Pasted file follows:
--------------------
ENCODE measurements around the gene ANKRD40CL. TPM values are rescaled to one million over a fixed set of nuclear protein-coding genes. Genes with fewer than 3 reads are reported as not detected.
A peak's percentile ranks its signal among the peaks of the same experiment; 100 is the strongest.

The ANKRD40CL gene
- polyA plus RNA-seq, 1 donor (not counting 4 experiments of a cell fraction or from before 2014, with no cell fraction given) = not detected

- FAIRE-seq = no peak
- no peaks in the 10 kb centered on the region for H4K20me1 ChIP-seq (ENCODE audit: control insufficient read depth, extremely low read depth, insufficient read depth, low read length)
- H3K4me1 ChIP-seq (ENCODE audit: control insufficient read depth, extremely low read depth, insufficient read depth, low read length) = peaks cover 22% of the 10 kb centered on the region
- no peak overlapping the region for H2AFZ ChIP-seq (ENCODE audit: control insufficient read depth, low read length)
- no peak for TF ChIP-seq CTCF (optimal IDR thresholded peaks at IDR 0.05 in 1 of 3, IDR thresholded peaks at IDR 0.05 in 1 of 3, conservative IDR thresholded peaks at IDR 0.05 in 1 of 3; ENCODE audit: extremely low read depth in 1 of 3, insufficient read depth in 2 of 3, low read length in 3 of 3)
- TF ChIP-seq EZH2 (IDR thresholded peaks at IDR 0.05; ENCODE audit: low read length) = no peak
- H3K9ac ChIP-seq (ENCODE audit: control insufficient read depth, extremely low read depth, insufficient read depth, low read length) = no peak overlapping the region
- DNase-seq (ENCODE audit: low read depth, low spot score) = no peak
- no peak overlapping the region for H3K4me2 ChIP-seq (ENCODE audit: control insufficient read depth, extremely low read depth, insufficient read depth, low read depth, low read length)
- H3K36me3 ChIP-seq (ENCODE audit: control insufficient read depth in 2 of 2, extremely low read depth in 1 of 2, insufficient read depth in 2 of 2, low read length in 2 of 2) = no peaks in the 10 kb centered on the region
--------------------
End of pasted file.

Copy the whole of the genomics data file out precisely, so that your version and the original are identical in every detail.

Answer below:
ENCODE measurements around the gene ANKRD40CL. TPM values are rescaled to one million over a fixed set of nuclear protein-coding genes. Genes with fewer than 3 reads are reported as not detected.
A peak's percentile ranks its signal among the peaks of the same experiment; 100 is the strongest.

The ANKRD40CL gene
- polyA plus RNA-seq, 1 donor (not counting 4 experiments of a cell fraction or from before 2014, with no cell fraction given) = not detected

- FAIRE-seq = no peak
- no peaks in the 10 kb centered on the region for H4K20me1 ChIP-seq (ENCODE audit: control insufficient read depth, extremely low read depth, insufficient read depth, low read length)
- H3K4me1 ChIP-seq (ENCODE audit: control insufficient read depth, extremely low read depth, insufficient read depth, low read length) = peaks cover 22% of the 10 kb centered on the region
- no peak overlapping the region for H2AFZ ChIP-seq (ENCODE audit: control insufficient read depth, low read length)
- no peak for TF ChIP-seq CTCF (optimal IDR thresholded peaks at IDR 0.05 in 1 of 3, IDR thresholded peaks at IDR 0.05 in 1 of 3, conservative IDR thresholded peaks at IDR 0.05 in 1 of 3; ENCODE audit: extremely low read depth in 1 of 3, insufficient read depth in 2 of 3, low read length in 3 of 3)
- TF ChIP-seq EZH2 (IDR thresholded peaks at IDR 0.05; ENCODE audit: low read length) = no peak
- H3K9ac ChIP-seq (ENCODE audit: control insufficient read depth, extremely low read depth, insufficient read depth, low read length) = no peak overlapping the region
- DNase-seq (ENCODE audit: low read depth, low spot score) = no peak
- no peak overlapping the region for H3K4me2 ChIP-seq (ENCODE audit: control insufficient read depth, extremely low read depth, insufficient read depth, low read depth, low read length)
- H3K36me3 ChIP-seq (ENCODE audit: control insufficient read depth in 2 of 2, extremely low read depth in 1 of 2, insufficient read depth in 2 of 2, low read length in 2 of 2) = no peaks in the 10 kb centered on the region